Italian debt headed for 2012 flash point, predicts Schroders’ Wade

Italy will reach a “flash point” in the opening quarter of next year as the country’s debt mountain becomes increasingly unsustainable, according to Schroders’ chief economist.

Presenting his global economic outlook in an investor call yesterday, Keith Wade pointed out that Italy’s debt level is “quite high” at 121% of GDP and said the country has to roll over €275 billion of debt in 2012.

“Quite a chunk of that is happening in February and March next year. I think there will be a bit of a flash point in February and March… when people realise it’s going to be quite difficult for Italy to roll its debt over,” he warned.

Wade added that Italy is able to sustain its debt at interest rates of up to 7% over the short term but says this has to fall to about 4% to be sustainable in the long run. Yields on Italian ten-year government bonds are currently at 6.59%, according to Bloomberg.

The economist singled out Italy’s “quite low” growth rate as one of the main factors that will impede the country’s ability to service its €1.9 trillion (£1.6 trillion) debt and predicted the country will face recession in 2012.

Figures published by Italy’s National Institute for Statistics today show the country’s GDP decreased by 0.2% in the third quarter when compared with the second. This follows growth of 0.3% in the second quarter.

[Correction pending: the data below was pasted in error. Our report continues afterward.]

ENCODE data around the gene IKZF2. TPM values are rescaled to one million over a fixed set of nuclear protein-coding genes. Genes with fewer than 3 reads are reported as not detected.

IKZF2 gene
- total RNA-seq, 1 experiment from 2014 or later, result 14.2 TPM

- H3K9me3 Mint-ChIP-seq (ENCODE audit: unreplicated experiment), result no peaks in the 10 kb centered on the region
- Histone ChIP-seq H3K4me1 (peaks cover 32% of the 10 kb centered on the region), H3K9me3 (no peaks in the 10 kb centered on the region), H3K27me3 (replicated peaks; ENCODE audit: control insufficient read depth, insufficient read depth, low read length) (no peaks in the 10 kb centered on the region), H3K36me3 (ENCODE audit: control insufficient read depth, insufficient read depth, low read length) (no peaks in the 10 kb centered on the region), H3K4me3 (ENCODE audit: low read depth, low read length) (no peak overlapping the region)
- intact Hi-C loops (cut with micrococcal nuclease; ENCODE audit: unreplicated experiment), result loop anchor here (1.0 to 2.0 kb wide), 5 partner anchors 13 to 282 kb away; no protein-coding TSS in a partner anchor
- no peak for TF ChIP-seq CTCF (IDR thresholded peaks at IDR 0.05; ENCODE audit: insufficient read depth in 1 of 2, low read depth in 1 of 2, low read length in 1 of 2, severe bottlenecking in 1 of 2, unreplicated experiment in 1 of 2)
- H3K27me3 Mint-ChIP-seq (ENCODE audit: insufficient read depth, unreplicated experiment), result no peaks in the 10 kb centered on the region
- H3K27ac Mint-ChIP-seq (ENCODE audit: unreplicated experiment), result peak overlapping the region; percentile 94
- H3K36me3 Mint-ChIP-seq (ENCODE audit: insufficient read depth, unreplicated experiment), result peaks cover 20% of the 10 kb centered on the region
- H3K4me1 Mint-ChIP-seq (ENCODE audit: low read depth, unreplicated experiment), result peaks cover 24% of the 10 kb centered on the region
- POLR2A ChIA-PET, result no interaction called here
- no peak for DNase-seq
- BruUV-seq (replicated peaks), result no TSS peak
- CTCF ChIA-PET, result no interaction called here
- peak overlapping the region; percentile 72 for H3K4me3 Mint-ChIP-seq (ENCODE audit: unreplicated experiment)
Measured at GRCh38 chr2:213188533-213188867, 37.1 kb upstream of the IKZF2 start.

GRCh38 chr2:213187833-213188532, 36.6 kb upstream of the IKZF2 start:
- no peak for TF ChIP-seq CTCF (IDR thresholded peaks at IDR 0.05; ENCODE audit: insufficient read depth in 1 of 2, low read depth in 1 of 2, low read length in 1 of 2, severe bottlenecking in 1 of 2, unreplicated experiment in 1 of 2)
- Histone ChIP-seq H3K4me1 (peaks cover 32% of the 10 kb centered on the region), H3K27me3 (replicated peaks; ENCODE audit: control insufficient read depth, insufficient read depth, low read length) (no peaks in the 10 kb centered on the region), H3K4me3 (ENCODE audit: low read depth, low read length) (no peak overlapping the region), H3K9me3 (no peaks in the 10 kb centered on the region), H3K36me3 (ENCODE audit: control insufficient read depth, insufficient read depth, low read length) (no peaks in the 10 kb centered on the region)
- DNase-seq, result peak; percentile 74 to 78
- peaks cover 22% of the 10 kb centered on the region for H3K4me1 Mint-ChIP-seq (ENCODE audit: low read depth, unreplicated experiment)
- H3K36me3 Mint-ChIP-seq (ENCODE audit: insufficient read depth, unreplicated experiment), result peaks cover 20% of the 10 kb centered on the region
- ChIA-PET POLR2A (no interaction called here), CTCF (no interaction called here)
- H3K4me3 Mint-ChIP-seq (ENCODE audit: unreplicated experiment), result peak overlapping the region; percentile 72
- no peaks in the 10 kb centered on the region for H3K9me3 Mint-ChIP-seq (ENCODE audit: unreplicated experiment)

Wade is also “quite sceptical” about the eurozone’s prospects next year. He noted that a concrete solution to the debt crisis is yet to emerge and countries on the periphery such as Italy continue to face high yields on debt.

“Unless the ECB [European Central Bank] really steps up and increases its bond buying, then bond yields in peripheral countries just won’t come down because the investors I see just won’t take a punt on peripheral debt,” the economist said.

The current hope, Wade claimed, is that the central bank will attempt to help peripheral bond markets “through the back door”. He said that today’s auction of three-year paper by the ECB is intended to provide banks with funding to channel into eurozone sovereign debt, although he is doubtful that the loans will be used in this way on any significant scale.

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